SQL Server Tasks You Probably Shouldn’t Automate

SQL Server

Every now and then I run across an automated script that does something a little suspicious. I’m not saying you should never put these things into a script, but if you do, seriously think about the surprise gotchas when someone runs the script:

  1. DBCC commands other than CHECKDB
  2. sp_configure (and especially RECONFIGURE afterwards)
  7. KILL
  9. And most of the database engine management stored procedures

If you’re doing any of these on a scheduled basis, take a few minutes to document what you’re doing, why, and whether it’s safe to stop doing it. Your successor will thank you.

Believe me, otherwise she’s going to throw you under the bus when you’re gone, and if you haven’t left something behind to defend you, you’re going to look like That Guy.

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24 Comments. Leave new

  • Hrm. I use a few of these in different automated scenarios.

    DBCC DBINFO to get a last good DBCC date for my random DBCC checker.

    Alter database to set DB to single user before final backup/drop before archiving to tape.

    Create index to make sure an index exists in an R-word-ativity workspace where a custom email body parsing script I wrote gets used. It isn’t for every case so no use having it in 300 DBs when it’s only needed in maybe 5.

    Not sure there are many good alternatives where I have them implemented though.

  • I’ve seen ALTER DATABASE automated somewhat often – 2 specific use cases:
    1.) Dev, test, UAT SQL Agent jobs that restore databases – kills connections, sets in single user mode does the restore, manipulates data and then set back to multi.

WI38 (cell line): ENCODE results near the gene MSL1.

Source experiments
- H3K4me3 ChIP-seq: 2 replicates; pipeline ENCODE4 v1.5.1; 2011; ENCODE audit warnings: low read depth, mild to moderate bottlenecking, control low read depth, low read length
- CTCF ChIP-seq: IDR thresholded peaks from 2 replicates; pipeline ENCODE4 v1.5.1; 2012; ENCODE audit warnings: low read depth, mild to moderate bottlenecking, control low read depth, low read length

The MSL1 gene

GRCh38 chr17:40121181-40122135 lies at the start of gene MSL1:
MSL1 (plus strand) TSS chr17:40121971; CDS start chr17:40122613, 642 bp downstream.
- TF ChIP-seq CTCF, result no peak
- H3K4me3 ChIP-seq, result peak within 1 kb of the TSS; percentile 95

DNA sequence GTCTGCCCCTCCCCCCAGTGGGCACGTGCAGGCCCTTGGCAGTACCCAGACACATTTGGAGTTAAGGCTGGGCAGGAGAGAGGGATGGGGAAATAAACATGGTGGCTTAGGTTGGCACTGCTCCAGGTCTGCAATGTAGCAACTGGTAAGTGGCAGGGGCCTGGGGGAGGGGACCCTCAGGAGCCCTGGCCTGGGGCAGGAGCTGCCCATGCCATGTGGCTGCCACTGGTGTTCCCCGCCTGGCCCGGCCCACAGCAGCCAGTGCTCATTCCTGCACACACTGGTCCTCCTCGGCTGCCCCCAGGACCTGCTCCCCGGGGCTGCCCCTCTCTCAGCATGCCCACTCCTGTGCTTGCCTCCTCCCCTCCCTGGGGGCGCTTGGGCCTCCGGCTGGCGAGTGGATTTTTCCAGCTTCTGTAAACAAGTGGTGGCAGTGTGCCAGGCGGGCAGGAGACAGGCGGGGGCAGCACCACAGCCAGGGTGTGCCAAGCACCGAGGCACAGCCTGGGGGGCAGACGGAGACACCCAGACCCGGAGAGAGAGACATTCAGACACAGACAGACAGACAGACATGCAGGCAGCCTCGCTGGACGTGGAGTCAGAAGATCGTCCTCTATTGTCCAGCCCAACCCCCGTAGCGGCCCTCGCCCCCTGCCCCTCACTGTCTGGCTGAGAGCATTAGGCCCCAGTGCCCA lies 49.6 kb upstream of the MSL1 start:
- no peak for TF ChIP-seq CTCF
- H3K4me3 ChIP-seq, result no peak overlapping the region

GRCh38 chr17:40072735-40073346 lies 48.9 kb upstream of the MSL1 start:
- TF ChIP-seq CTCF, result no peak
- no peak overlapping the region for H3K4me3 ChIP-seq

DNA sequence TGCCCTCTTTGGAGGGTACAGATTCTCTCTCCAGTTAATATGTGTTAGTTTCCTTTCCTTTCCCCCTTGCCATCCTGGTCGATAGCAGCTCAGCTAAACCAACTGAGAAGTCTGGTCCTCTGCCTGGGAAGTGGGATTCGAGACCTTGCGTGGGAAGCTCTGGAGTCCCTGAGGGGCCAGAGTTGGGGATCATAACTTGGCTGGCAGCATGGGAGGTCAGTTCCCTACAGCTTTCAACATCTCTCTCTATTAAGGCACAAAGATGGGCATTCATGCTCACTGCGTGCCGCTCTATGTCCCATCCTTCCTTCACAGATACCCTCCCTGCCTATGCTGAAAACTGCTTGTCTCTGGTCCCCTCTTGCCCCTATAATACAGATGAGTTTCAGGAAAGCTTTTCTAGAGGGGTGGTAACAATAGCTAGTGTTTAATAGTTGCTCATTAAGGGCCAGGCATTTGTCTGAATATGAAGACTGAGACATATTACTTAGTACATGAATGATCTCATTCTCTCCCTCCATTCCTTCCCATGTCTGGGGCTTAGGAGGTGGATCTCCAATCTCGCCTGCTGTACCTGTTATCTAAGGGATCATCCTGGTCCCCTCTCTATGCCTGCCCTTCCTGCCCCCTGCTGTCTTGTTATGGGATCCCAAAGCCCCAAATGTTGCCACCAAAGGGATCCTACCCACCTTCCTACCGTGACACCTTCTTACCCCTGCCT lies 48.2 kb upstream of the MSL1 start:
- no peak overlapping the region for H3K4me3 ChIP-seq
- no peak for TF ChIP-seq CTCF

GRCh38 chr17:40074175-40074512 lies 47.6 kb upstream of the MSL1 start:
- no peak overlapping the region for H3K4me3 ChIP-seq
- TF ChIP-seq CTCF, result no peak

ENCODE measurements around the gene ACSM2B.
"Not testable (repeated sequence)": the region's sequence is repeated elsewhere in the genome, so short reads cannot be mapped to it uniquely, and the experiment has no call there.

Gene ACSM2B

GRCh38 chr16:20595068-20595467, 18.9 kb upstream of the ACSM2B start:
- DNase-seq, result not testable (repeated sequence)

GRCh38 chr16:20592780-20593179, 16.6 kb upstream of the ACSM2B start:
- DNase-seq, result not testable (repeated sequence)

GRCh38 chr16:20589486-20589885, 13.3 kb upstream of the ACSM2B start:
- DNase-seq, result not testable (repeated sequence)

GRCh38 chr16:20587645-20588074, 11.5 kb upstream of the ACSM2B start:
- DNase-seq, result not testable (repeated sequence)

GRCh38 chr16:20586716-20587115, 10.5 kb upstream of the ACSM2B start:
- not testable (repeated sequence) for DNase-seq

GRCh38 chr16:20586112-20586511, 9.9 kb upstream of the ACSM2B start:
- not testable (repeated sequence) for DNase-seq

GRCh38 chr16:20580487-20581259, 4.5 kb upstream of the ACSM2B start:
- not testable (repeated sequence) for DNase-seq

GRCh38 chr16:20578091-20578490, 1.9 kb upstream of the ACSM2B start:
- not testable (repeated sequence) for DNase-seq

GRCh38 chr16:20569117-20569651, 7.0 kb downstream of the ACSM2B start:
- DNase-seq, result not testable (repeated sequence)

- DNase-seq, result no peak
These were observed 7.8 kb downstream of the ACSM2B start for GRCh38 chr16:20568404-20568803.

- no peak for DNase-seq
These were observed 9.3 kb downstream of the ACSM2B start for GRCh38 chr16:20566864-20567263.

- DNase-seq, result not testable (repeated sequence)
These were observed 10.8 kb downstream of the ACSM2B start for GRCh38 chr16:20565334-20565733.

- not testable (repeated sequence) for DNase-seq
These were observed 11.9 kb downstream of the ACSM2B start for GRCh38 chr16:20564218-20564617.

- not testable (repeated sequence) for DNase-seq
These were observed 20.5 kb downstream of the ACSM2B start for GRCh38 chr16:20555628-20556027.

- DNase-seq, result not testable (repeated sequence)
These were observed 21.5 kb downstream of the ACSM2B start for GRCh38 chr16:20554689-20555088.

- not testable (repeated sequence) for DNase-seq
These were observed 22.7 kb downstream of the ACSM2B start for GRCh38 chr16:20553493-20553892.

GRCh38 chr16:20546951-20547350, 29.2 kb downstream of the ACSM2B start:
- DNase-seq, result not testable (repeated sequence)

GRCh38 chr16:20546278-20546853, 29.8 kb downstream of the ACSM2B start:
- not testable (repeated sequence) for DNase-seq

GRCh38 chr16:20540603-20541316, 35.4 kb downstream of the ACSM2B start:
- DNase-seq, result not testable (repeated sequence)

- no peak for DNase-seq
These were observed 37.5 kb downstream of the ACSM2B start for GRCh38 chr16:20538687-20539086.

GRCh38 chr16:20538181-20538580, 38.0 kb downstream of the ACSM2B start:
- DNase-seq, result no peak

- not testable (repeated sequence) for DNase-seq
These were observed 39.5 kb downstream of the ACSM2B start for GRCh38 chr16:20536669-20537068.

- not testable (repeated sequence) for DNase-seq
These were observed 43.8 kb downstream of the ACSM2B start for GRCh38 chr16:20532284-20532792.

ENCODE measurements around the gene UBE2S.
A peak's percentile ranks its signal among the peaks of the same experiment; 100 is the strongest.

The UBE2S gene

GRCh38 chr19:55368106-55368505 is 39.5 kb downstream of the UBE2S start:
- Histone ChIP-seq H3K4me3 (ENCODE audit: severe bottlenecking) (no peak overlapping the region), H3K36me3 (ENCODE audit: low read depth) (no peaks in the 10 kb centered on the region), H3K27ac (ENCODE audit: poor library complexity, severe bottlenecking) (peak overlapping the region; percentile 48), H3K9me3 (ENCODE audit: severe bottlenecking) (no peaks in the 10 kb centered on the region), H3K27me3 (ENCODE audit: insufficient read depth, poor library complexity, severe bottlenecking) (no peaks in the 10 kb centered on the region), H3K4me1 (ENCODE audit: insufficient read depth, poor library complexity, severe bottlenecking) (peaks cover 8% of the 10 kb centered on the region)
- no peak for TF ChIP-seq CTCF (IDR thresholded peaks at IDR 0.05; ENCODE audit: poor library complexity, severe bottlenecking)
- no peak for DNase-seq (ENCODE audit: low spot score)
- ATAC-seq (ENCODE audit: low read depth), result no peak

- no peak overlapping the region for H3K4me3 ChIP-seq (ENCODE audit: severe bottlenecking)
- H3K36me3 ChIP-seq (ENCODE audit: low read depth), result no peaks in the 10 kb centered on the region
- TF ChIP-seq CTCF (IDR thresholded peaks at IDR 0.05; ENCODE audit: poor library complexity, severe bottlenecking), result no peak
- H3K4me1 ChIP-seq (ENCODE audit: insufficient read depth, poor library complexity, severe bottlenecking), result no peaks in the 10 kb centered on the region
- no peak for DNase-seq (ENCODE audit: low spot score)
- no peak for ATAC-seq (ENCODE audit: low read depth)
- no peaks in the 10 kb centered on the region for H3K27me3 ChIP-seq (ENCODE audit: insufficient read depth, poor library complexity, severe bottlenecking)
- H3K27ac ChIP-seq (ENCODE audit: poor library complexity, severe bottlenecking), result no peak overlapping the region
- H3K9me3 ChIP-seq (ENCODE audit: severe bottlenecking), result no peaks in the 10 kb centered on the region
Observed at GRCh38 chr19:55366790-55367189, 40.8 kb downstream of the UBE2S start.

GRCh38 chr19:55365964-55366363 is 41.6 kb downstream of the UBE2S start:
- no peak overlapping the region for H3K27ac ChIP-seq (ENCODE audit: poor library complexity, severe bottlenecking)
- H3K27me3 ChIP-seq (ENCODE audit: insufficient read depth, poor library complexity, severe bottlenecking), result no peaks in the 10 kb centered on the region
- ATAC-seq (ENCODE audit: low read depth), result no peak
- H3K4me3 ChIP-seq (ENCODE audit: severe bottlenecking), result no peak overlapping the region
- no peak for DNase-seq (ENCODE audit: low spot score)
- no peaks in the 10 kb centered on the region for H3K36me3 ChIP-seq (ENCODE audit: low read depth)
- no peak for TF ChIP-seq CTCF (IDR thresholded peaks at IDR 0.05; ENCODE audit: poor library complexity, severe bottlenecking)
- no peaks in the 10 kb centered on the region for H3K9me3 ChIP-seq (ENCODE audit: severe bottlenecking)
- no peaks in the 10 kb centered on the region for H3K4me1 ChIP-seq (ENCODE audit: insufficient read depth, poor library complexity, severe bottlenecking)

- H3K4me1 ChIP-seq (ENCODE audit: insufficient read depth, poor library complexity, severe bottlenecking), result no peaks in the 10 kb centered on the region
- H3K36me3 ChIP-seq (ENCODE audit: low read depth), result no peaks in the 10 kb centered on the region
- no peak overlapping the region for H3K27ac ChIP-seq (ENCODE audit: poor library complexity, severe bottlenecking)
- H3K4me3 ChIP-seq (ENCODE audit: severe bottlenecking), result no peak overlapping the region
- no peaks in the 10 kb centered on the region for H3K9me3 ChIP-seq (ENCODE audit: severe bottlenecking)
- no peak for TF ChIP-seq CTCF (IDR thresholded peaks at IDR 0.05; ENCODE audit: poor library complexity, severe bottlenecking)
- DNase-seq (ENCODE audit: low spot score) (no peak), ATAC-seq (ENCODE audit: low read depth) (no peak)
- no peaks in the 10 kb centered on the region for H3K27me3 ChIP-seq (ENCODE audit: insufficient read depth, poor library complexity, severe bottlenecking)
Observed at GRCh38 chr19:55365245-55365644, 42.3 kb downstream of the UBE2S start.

2.) At a client they had a reporting db that had set up 2 databases. DB1 was the loading throughout the day and DB2 was marked read only for performance and was used by the reports. At the appointed time overnight they would kill all connections to DB2 then rename DB1 to DB2 and vice versa, then mark DB1 read only and start the day long sync of DB2 (first sync’ing with DB1 then all the other loads). I don’t know that I would have done it that way, however it was actually a fairly elegant solution with minimal disruption in service.

  • CREATE INDEX or DROP INDEX – Yes, we do script the dropping and creation of spatial indices. Why? Because the data is frequently updated and performance is impacted for our desktop and application users of the spatial data if the spatial indices are not current. This may be something specific to GIS shops but I suspect with the growth in the use of spatial data types this sort of thing will become a bigger issue. In any event, we schedule the index building to occur after hours.

    What is the main downside to this? Any recommendations?

    Thanks for the post. Useful, as always. Cheers.

  • Hi Brent,

    *Junior Alert*

    Can you give a few examples of gotchas that could occur when using CREATE INDEX or DROP INDEX in an automated script?

    Thank you

    • KC – sure, say your script goes haywire and adds dozens – or in one case I saw, hundreds – of indexes. Are you actively monitoring the number of indexes on each table?

      • Oh what a tangled web we weave, when first we practice to ‘turn on auto-pilot, walk away, and scratch our heads when the monkey goes wonky’.

        Good word. Thanks.

  • I have a vendor that has an automated kill job in production. If a SPID was open for over two hours it would kill it. Fortunately in the 2008 R2 it doesn’t work because they don’t pull the output of dbcc opentran properly so the job just fails every time it runs. I still can’t talk them into removing it from their product but I was able to talk them into letting us disable it.